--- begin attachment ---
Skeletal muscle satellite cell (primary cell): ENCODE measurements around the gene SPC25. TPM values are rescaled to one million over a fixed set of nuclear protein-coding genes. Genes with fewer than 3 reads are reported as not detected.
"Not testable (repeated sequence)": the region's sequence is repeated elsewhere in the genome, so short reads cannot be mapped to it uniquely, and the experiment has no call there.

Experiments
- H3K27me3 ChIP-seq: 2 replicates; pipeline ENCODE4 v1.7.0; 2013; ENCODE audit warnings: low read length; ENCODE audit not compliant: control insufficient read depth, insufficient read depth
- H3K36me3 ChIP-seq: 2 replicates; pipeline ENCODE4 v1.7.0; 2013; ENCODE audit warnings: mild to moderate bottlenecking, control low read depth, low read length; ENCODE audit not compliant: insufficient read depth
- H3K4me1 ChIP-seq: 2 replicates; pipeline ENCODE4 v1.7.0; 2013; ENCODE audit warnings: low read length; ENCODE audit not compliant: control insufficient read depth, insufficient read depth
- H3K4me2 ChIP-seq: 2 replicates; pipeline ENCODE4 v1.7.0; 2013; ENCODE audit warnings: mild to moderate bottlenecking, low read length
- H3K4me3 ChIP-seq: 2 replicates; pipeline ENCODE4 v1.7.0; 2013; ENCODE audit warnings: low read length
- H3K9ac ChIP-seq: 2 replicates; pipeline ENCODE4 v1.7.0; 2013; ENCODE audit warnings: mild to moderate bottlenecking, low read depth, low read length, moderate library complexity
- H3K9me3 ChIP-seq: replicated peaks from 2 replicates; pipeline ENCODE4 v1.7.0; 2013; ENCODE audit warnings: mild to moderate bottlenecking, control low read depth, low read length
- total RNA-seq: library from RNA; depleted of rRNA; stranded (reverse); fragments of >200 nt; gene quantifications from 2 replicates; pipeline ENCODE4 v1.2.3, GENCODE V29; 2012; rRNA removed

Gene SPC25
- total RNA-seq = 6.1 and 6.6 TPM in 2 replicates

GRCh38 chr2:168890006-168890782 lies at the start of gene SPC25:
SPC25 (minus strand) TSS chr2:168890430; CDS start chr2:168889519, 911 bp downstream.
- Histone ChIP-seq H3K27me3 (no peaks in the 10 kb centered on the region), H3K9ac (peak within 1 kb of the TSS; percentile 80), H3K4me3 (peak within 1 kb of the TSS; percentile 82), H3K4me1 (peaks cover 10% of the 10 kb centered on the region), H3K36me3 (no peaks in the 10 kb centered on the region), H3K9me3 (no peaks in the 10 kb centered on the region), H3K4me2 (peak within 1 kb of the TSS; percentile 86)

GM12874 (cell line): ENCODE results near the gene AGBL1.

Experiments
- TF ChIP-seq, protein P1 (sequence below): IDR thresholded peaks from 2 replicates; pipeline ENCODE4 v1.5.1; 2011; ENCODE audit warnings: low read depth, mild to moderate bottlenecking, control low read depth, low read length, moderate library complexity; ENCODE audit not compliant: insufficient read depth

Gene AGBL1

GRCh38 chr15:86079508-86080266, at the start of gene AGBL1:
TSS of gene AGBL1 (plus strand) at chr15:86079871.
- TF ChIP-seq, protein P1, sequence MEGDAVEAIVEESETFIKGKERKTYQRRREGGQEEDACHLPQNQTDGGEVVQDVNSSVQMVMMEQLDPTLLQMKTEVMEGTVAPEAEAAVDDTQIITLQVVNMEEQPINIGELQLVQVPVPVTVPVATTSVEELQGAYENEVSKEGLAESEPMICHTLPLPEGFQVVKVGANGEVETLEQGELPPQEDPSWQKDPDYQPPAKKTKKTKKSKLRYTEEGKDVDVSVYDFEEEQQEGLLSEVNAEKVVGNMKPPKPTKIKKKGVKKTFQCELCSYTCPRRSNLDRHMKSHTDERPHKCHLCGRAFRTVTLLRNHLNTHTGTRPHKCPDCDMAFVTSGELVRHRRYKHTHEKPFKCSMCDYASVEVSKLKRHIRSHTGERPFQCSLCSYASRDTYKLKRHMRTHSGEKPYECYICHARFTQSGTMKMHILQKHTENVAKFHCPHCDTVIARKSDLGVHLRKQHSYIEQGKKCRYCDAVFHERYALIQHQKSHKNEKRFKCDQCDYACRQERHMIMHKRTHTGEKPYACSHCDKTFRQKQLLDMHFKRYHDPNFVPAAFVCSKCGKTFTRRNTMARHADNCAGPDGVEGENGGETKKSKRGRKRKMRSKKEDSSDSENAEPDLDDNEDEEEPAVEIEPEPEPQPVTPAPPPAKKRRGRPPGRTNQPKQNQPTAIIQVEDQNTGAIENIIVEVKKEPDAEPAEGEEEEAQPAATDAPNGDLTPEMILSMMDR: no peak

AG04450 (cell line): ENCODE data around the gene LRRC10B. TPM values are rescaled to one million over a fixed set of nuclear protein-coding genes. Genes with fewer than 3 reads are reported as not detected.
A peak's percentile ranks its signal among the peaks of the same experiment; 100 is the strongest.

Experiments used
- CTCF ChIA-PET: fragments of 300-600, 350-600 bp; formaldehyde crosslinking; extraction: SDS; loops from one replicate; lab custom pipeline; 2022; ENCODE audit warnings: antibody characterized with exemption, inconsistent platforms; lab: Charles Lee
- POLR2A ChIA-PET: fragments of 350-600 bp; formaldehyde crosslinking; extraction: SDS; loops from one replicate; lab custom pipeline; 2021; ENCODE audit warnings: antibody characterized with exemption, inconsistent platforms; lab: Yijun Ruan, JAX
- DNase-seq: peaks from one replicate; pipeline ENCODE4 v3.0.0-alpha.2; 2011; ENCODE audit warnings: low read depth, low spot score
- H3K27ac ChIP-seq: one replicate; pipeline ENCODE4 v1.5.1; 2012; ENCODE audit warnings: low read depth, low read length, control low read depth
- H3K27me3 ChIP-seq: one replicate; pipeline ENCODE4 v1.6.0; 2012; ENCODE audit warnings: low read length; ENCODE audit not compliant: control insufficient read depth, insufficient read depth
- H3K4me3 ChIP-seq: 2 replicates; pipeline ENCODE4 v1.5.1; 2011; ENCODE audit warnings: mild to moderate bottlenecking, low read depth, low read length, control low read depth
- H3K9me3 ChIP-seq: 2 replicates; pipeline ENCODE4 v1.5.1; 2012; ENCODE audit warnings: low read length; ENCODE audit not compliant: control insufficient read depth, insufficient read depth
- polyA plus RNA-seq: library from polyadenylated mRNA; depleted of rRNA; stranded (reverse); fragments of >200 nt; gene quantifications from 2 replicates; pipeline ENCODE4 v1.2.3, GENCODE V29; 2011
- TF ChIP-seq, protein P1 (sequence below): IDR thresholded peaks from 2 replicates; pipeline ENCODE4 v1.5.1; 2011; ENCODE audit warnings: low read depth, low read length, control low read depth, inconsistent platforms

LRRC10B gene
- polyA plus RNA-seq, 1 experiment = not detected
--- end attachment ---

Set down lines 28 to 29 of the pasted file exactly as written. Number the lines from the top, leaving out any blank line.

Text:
- POLR2A ChIA-PET: fragments of 350-600 bp; formaldehyde crosslinking; extraction: SDS; loops from one replicate; lab custom pipeline; 2021; ENCODE audit warnings: antibody characterized with exemption, inconsistent platforms; lab: Yijun Ruan, JAX
- DNase-seq: peaks from one replicate; pipeline ENCODE4 v3.0.0-alpha.2; 2011; ENCODE audit warnings: low read depth, low spot score